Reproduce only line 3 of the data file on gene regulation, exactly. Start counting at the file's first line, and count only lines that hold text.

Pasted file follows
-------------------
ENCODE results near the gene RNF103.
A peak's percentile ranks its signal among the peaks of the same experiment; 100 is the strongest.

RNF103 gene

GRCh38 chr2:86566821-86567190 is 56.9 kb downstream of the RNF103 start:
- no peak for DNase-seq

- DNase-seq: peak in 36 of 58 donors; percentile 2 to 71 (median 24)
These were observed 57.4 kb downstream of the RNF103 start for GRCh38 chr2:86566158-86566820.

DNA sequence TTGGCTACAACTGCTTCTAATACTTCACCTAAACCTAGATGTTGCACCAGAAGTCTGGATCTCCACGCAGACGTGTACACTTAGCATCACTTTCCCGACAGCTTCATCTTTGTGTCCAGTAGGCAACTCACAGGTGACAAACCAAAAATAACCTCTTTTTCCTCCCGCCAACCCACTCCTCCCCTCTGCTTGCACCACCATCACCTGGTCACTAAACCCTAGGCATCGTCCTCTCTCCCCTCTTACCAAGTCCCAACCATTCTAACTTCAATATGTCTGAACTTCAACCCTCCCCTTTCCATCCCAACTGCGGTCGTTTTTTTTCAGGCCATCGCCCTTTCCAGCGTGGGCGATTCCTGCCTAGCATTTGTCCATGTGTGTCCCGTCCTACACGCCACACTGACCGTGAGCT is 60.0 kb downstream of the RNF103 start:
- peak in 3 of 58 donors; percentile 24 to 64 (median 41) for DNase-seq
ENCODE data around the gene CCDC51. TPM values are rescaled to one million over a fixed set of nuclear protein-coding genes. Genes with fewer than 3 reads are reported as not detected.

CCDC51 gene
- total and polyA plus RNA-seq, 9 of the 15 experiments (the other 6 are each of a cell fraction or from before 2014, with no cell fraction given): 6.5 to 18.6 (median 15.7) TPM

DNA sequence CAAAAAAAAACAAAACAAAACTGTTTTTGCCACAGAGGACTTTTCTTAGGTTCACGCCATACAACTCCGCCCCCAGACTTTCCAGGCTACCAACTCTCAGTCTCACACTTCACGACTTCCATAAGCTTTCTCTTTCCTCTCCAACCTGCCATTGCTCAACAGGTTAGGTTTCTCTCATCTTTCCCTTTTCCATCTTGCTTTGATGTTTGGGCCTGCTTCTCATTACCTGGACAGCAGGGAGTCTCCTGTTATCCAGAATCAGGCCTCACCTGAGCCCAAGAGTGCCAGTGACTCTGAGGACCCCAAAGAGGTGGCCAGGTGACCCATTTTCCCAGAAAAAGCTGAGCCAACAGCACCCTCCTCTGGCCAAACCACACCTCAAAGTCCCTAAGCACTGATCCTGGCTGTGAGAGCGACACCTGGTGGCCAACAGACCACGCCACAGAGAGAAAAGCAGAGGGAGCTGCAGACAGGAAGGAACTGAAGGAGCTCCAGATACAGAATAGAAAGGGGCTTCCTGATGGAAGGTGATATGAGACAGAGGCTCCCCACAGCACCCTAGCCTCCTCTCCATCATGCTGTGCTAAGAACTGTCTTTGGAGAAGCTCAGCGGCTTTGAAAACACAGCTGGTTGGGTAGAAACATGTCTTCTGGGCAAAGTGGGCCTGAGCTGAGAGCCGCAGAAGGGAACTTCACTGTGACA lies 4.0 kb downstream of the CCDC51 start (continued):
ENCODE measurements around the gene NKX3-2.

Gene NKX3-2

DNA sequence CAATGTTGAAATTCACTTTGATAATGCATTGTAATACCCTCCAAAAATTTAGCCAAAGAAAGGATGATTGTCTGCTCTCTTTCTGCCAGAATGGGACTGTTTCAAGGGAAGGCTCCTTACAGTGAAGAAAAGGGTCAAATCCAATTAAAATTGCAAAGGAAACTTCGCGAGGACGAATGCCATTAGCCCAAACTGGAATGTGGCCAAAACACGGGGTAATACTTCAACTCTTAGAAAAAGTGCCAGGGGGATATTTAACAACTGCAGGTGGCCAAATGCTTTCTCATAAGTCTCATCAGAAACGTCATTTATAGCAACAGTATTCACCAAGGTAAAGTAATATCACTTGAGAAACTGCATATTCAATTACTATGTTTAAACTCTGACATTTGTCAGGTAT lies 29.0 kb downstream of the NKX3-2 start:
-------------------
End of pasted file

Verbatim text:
RNF103 gene